Sara Pascoe – Animal: The Autobiography of a Female Body
- Jay Richardson
- 21 April 2016
Comedy Award nominee's memoir is part-feminist treatise, part anthropology
Rare is the acclaimed stand-up that doesn't get a book deal these days. But with typical ambition, unflinching intimacy and comic verve, Sara Pascoe has striven to make her debut an all-purpose memoir, wide-ranging anthropological summary and feminist treatise on the ways society inhibits and impacts women's lives.
Expanding on the themes of sexuality and body confidence of her stage shows, Animal is by turns off-handedly funny, insightful and soberingly frank, with Pascoe exploring topics like self-harm, abortion and sexual consent from the origins of personal experience. Thoroughly researched and persuasively argued, with the benefit of distance, she understandably finds it easier to make humans' ingenious sexual evolution more amusing than such ongoing horrors as genital mutilation.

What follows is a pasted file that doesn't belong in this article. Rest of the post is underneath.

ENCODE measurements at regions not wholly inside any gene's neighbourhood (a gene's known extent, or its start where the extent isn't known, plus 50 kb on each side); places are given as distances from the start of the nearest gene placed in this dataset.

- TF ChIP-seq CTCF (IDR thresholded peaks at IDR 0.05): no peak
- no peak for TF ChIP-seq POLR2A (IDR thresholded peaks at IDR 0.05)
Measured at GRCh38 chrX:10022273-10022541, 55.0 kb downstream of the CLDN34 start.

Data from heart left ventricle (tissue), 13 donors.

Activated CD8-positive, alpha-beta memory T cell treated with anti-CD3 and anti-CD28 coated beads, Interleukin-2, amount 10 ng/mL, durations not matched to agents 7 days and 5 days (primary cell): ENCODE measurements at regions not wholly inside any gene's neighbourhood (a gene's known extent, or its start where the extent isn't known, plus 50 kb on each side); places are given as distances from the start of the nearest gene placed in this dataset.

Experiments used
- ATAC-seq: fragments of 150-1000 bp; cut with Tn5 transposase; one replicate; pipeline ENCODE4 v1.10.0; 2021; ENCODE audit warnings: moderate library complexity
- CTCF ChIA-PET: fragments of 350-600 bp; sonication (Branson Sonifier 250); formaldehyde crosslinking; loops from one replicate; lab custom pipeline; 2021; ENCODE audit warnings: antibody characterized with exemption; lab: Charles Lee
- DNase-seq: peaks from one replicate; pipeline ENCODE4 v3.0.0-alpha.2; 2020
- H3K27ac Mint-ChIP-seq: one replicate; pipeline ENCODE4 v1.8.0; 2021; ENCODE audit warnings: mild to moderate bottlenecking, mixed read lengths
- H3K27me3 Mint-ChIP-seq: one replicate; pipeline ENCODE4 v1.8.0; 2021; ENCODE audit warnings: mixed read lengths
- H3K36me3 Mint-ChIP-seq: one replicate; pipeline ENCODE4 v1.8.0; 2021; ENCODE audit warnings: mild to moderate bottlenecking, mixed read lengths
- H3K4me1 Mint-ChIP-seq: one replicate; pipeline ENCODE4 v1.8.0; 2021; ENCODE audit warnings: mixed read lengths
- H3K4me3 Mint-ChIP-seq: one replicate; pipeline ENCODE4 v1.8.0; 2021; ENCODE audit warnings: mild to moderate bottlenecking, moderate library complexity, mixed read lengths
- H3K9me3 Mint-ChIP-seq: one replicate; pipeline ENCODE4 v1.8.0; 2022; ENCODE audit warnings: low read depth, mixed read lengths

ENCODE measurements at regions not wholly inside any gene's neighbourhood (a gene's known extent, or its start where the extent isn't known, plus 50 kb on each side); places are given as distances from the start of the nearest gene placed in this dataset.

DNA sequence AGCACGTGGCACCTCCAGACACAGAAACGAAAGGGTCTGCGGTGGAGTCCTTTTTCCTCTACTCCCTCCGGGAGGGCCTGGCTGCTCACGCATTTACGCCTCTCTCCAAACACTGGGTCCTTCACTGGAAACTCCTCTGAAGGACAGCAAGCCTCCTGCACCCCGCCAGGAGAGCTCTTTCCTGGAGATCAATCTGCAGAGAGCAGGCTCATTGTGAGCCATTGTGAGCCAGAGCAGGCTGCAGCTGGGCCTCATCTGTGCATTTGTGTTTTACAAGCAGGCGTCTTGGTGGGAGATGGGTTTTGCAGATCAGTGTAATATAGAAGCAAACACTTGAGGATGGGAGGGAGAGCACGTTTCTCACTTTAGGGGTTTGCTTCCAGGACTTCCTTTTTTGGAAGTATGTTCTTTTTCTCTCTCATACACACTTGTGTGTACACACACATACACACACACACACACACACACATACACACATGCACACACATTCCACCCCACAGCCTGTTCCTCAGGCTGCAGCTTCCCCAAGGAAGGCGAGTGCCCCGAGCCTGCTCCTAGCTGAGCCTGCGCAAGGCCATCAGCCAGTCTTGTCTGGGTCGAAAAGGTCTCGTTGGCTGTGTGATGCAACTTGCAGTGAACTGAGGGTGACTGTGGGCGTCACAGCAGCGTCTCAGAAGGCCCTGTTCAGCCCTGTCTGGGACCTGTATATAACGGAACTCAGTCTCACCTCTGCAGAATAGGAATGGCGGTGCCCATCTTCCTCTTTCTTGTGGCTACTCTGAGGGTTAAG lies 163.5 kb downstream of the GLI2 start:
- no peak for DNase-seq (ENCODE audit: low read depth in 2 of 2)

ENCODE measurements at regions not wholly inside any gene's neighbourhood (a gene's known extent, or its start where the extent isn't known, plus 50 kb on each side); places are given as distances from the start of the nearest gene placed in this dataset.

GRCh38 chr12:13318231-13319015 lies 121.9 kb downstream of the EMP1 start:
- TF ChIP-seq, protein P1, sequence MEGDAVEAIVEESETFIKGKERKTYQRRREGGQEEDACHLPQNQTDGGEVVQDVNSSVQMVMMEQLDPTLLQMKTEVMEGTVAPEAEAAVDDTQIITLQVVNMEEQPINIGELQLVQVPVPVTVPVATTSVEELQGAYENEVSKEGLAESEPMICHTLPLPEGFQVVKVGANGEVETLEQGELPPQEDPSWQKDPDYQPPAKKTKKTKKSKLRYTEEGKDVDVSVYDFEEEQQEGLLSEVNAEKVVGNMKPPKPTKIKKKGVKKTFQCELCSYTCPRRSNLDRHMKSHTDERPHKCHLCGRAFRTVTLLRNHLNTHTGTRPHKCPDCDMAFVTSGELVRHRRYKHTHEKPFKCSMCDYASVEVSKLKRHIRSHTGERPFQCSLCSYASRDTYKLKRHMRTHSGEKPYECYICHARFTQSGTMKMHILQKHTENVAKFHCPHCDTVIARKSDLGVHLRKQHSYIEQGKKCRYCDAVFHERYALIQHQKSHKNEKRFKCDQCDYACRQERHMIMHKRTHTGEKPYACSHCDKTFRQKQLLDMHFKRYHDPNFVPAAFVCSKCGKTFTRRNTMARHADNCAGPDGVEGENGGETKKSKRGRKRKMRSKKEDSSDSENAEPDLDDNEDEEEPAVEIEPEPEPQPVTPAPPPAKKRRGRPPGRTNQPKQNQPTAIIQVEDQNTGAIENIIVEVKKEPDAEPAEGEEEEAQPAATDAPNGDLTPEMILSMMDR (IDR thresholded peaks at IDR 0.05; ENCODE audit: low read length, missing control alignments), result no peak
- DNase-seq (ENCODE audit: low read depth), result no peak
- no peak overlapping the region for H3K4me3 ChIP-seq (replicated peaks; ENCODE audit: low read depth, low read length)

There's a timeliness and urgency underlying the later chapters, not least as Pascoe passionately believes in openness and discourse for empowering and educating all genders, even if some of her flow is disrupted in her efforts to be comprehensive.
Out May 5, published by Faber & Faber.